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Over 50? What you should know about Medicare, healthcare and social security

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If you're under 60, you might just give this article a passing glance. But here's a tip: If you have aging parents, friends or relatives who are increasingly turning to you for guidance with their healthcare needs, it's never too soon to start understanding Medicare and the accompanying decisions that need to be made. For help, we interviewed Carrie Schwab-Pomerantz, author of "The Charles Schwab Guide to Finances After Fifty: Answers to Your Most Important Money Questions."

We asked Carrie to reveal the biggest mistake that people make with regard to health expenses.

"There is no question that the biggest mistake is not budgeting enough to cover medical expenses not covered by insurance. A 2012 Health Confidence Survey conducted by the Employee Benefit Research Institute predicts that a 65-year-old couple with median expenses could well spend about $300,000 on medical costs in their lifetimes. And if there are serious illnesses, this is low!" she exclaimed.

There's a perception that Medicare is automatic, and people don't need to worry about enrollment. Here's the reality: "This perception is partially correct. A person who is already receiving Social Security benefits is automatically enrolled in Medicare Parts A (hospital) and B (doctors and outpatient care) when he or she turns 65. If you’re not signed up for Social Security when you turn 65, though, you have to enroll," says Carrie.

Moreover, you or your loved one still must make decisions about Part C (Medicare Advantage) and Part D (prescription drugs). In addition, "it’s important to note that people who are not collecting Social Security at 65 have a seven-month enrollment period (extending from three months before they turn 65 to three months after) to sign up for Medicare. If they miss this window, benefits may be delayed, and they may have to pay a penalty," cautions Carrie.

And she admits that it's confusing. However: "It is essential to understand the coverage provided by Parts A, B, and D -- then fill in the necessary gaps with supplemental insurance – either a Medigap policy (private insurance) or through a Medicare Advantage Plan (otherwise known as Part C). Also, there are many variations of Part D, with different coverage and different costs," she said.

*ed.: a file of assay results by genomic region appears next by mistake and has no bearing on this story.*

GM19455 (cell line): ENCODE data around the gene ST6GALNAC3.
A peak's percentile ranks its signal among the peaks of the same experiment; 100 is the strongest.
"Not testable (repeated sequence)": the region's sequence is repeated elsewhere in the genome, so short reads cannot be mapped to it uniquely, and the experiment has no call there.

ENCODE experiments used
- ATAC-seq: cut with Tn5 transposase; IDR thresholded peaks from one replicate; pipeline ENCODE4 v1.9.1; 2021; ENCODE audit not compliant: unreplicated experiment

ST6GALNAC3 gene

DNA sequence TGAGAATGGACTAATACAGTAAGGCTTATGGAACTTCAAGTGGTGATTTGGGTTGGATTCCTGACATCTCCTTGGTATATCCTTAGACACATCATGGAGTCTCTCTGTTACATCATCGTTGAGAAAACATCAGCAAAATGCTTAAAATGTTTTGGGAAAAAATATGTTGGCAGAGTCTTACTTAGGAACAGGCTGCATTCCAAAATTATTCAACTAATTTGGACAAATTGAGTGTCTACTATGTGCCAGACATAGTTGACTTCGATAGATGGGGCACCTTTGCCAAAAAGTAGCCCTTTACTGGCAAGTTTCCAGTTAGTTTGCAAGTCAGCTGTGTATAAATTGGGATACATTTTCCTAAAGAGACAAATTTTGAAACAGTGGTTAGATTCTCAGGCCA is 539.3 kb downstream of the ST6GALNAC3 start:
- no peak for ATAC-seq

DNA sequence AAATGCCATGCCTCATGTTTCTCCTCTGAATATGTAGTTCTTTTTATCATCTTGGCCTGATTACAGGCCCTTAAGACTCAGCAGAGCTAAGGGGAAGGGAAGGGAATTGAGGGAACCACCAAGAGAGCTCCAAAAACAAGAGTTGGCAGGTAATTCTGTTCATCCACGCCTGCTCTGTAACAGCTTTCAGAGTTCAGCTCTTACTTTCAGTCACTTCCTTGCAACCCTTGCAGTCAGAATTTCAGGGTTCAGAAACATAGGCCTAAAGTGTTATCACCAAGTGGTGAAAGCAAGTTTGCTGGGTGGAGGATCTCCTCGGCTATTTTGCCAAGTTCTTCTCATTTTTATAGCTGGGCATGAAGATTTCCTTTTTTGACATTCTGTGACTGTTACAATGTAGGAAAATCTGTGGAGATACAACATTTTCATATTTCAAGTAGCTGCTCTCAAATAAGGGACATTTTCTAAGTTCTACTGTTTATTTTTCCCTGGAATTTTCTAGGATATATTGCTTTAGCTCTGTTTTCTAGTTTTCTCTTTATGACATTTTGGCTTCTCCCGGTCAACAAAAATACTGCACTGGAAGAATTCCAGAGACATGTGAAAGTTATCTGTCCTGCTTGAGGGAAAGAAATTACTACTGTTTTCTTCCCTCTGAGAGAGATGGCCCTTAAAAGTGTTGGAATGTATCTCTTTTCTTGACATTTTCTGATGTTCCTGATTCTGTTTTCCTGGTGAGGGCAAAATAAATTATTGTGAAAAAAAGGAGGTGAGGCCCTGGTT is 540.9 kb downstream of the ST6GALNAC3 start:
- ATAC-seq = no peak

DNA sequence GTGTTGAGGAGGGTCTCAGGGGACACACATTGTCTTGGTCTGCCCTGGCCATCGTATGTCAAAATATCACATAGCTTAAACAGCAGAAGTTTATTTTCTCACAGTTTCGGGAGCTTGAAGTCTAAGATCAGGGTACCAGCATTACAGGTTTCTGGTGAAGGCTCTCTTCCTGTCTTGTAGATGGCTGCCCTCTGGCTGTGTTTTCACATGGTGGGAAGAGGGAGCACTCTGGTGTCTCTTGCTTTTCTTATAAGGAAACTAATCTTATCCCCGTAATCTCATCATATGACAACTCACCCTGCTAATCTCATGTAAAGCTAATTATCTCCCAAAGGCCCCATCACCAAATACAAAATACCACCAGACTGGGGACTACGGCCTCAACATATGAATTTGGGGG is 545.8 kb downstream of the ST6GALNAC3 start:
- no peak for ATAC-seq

So what to do? Start planning early to understand which plan is right for you. "It is also essential to understand the costs. You have to pay a premium for Parts B, C, or D – and all have deductibles, copays, and other limitations. It’s best to map out your potential annual costs and plan your budget accordingly," she says.

If an insurance broker says she or he wants to help, be careful. "It’s always best to collect all the information you need – whether that’s from an insurance broker or other expert. Of course there is always a caveat to make sure that the advice you’re getting is objective and in your best interest. Be wary if your advisor has a personal stake in selling you a policy."

When it comes to social security, Carrie sums it up as "Timing is everything."

The longer you wait to start collecting Social Security benefits, up to age 70), the larger your monthly check. Of course waiting also means that you’ll receive fewer checks over your lifetime, so you have to carefully consider your health and anticipated longevity when you make this decision. In general, though, most people will benefit over the long-term by delaying their start date.

For example, "for a person born between 1943 and 1954, delaying the start date from age 62 to age 66 increases the monthly benefit by 33 percent. Delaying to age 70 results in an increase of 76 percent."

If you're married, Carrie notes that "spouses also have several strategies that they can use to increase their combined Social Security benefit. These strategies can get very complex, so it is best to work with a knowledgeable advisor."

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